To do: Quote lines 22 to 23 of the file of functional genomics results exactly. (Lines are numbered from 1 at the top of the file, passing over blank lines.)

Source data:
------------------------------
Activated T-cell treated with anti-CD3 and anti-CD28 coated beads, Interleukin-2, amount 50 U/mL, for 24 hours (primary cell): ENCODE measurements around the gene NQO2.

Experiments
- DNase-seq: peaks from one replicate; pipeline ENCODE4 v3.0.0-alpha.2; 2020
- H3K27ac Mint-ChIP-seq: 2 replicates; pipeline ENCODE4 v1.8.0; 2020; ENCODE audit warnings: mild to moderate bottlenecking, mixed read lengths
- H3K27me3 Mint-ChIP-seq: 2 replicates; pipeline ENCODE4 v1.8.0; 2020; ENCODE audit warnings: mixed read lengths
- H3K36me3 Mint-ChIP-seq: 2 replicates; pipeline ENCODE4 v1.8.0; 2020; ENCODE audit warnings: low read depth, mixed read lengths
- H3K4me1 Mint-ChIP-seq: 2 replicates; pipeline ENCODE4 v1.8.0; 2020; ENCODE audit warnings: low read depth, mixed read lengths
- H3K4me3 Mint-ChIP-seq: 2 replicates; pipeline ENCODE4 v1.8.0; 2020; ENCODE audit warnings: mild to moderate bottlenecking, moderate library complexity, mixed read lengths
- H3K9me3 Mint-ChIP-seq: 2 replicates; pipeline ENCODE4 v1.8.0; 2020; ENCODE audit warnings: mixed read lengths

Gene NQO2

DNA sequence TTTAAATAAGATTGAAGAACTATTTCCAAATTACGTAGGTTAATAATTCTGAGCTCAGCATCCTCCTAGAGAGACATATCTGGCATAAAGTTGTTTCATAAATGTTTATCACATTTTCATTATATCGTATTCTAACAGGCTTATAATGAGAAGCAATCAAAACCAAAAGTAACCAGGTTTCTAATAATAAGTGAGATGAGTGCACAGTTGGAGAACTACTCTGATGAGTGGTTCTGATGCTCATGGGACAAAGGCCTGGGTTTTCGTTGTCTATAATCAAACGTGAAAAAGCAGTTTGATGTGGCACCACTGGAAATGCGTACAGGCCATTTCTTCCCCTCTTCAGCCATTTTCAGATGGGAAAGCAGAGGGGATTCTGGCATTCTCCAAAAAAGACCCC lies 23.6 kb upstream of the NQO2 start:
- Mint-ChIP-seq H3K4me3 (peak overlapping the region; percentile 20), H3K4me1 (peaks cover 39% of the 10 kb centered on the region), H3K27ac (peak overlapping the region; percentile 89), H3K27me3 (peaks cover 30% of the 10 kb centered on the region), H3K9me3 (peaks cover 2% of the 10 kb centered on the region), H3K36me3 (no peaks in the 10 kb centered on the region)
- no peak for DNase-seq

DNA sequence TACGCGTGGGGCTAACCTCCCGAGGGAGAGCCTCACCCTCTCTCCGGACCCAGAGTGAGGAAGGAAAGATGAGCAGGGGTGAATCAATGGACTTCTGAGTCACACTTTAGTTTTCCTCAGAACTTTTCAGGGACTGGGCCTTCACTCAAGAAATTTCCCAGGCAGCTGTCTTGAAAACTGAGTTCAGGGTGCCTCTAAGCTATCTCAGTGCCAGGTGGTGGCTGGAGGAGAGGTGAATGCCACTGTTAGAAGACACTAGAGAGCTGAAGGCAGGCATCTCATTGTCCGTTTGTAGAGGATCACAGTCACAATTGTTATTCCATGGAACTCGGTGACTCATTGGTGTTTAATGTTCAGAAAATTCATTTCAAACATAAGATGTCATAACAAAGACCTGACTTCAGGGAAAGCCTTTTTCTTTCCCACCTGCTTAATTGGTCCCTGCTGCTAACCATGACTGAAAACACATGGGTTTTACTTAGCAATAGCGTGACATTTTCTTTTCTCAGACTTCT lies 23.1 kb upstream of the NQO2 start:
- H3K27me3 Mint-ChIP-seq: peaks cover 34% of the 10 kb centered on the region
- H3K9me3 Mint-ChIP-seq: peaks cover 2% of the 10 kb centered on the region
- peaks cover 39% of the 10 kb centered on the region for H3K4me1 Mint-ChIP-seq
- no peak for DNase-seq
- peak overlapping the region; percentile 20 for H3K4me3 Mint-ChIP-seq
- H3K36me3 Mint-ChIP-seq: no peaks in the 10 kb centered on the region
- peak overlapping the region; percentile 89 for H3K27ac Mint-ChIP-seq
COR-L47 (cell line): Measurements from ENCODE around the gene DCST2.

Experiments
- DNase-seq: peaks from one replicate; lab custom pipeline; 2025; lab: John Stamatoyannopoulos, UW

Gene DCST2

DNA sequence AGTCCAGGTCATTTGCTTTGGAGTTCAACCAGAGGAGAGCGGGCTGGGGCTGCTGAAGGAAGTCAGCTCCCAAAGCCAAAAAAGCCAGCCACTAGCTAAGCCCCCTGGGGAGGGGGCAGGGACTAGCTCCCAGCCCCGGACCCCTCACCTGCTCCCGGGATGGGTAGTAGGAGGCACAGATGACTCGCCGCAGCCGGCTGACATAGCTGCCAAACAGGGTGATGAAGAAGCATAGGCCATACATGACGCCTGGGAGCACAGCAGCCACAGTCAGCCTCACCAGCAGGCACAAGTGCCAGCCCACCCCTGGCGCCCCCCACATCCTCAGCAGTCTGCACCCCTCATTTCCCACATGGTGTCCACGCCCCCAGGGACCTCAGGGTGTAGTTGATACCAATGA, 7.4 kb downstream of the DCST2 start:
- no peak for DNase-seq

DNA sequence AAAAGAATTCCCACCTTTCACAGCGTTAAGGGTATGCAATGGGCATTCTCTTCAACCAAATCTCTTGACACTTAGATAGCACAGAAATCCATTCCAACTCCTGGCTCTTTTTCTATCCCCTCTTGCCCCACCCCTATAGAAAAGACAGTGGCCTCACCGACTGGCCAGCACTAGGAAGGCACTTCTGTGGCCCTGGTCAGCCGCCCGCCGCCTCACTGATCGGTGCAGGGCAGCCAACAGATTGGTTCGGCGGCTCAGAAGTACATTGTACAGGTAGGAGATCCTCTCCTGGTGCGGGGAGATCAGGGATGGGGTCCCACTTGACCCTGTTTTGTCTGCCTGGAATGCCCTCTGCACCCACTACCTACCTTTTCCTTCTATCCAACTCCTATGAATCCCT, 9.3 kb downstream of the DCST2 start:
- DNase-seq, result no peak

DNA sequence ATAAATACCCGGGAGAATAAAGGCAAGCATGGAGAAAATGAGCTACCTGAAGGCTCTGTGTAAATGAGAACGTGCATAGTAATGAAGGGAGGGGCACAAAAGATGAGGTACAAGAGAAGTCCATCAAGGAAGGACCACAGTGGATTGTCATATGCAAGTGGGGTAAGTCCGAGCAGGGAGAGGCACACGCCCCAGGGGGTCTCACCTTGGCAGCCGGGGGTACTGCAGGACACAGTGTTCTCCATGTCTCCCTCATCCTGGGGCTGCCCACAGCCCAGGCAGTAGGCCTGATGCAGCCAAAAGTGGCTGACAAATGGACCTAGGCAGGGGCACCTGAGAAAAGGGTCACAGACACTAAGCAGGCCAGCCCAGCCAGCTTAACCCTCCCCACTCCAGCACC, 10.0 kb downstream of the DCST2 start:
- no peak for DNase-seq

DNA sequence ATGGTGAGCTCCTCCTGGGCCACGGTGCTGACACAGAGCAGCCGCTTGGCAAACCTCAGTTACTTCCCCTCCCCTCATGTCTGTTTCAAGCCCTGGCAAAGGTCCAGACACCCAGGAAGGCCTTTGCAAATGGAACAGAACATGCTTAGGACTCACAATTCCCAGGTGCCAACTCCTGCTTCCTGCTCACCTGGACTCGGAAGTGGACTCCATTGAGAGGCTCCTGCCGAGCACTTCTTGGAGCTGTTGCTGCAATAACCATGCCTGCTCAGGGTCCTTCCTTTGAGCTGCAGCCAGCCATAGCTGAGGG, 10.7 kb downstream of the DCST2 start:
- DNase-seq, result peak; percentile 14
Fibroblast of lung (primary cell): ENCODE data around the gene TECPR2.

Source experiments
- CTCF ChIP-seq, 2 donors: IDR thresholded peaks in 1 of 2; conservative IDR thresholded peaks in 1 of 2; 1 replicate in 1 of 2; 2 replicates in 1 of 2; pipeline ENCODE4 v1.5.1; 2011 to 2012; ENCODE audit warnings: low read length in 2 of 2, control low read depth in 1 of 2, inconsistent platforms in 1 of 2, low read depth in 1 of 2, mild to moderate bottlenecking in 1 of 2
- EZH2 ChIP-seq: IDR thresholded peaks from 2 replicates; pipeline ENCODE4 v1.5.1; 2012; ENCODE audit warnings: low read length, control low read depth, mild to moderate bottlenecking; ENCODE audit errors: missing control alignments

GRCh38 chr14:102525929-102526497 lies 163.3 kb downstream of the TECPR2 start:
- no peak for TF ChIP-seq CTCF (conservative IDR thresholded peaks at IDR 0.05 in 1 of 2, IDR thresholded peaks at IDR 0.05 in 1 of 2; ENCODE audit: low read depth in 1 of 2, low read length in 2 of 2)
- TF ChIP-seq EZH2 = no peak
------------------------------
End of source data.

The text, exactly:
COR-L47 (cell line): Measurements from ENCODE around the gene DCST2.

Experiments